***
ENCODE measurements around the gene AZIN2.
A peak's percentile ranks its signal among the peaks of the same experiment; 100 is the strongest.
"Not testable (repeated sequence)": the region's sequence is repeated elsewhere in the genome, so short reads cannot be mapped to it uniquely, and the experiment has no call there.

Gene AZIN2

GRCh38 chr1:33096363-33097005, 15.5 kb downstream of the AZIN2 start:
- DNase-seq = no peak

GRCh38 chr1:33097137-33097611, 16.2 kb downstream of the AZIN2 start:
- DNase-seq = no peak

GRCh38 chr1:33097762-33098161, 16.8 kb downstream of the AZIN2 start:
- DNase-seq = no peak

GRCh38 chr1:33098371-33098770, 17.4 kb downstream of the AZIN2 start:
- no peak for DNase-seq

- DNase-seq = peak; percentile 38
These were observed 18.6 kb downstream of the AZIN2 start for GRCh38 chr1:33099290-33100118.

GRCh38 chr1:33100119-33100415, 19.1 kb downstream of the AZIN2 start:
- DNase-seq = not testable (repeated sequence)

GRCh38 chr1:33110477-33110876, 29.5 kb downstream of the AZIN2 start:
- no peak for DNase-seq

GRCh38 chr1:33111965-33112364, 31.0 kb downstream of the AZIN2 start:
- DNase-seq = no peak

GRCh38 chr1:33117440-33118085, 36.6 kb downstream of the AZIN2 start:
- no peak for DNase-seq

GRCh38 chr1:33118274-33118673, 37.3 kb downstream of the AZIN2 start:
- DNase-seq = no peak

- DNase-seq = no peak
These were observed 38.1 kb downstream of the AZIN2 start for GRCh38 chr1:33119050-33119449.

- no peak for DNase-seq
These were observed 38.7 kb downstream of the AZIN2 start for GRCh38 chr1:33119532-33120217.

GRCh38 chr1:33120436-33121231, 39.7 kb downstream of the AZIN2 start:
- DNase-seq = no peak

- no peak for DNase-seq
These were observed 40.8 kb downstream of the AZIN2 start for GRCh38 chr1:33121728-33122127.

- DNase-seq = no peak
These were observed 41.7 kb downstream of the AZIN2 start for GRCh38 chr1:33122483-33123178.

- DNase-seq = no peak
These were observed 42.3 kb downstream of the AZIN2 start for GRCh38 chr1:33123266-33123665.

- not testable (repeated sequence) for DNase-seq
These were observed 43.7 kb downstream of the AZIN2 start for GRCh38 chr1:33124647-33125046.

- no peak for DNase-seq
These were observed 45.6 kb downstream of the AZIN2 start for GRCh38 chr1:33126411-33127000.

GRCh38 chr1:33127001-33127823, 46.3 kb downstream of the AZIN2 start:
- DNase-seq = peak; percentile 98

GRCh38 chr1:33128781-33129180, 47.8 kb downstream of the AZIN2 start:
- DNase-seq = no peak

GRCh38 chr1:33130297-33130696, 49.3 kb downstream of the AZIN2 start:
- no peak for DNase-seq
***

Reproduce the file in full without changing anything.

ENCODE measurements around the gene AZIN2.
A peak's percentile ranks its signal among the peaks of the same experiment; 100 is the strongest.
"Not testable (repeated sequence)": the region's sequence is repeated elsewhere in the genome, so short reads cannot be mapped to it uniquely, and the experiment has no call there.

Gene AZIN2

GRCh38 chr1:33096363-33097005, 15.5 kb downstream of the AZIN2 start:
- DNase-seq = no peak

GRCh38 chr1:33097137-33097611, 16.2 kb downstream of the AZIN2 start:
- DNase-seq = no peak

GRCh38 chr1:33097762-33098161, 16.8 kb downstream of the AZIN2 start:
- DNase-seq = no peak

GRCh38 chr1:33098371-33098770, 17.4 kb downstream of the AZIN2 start:
- no peak for DNase-seq

- DNase-seq = peak; percentile 38
These were observed 18.6 kb downstream of the AZIN2 start for GRCh38 chr1:33099290-33100118.

GRCh38 chr1:33100119-33100415, 19.1 kb downstream of the AZIN2 start:
- DNase-seq = not testable (repeated sequence)

GRCh38 chr1:33110477-33110876, 29.5 kb downstream of the AZIN2 start:
- no peak for DNase-seq

GRCh38 chr1:33111965-33112364, 31.0 kb downstream of the AZIN2 start:
- DNase-seq = no peak

GRCh38 chr1:33117440-33118085, 36.6 kb downstream of the AZIN2 start:
- no peak for DNase-seq

GRCh38 chr1:33118274-33118673, 37.3 kb downstream of the AZIN2 start:
- DNase-seq = no peak

- DNase-seq = no peak
These were observed 38.1 kb downstream of the AZIN2 start for GRCh38 chr1:33119050-33119449.

- no peak for DNase-seq
These were observed 38.7 kb downstream of the AZIN2 start for GRCh38 chr1:33119532-33120217.

GRCh38 chr1:33120436-33121231, 39.7 kb downstream of the AZIN2 start:
- DNase-seq = no peak

- no peak for DNase-seq
These were observed 40.8 kb downstream of the AZIN2 start for GRCh38 chr1:33121728-33122127.

- DNase-seq = no peak
These were observed 41.7 kb downstream of the AZIN2 start for GRCh38 chr1:33122483-33123178.

- DNase-seq = no peak
These were observed 42.3 kb downstream of the AZIN2 start for GRCh38 chr1:33123266-33123665.

- not testable (repeated sequence) for DNase-seq
These were observed 43.7 kb downstream of the AZIN2 start for GRCh38 chr1:33124647-33125046.

- no peak for DNase-seq
These were observed 45.6 kb downstream of the AZIN2 start for GRCh38 chr1:33126411-33127000.

GRCh38 chr1:33127001-33127823, 46.3 kb downstream of the AZIN2 start:
- DNase-seq = peak; percentile 98

GRCh38 chr1:33128781-33129180, 47.8 kb downstream of the AZIN2 start:
- DNase-seq = no peak

GRCh38 chr1:33130297-33130696, 49.3 kb downstream of the AZIN2 start:
- no peak for DNase-seq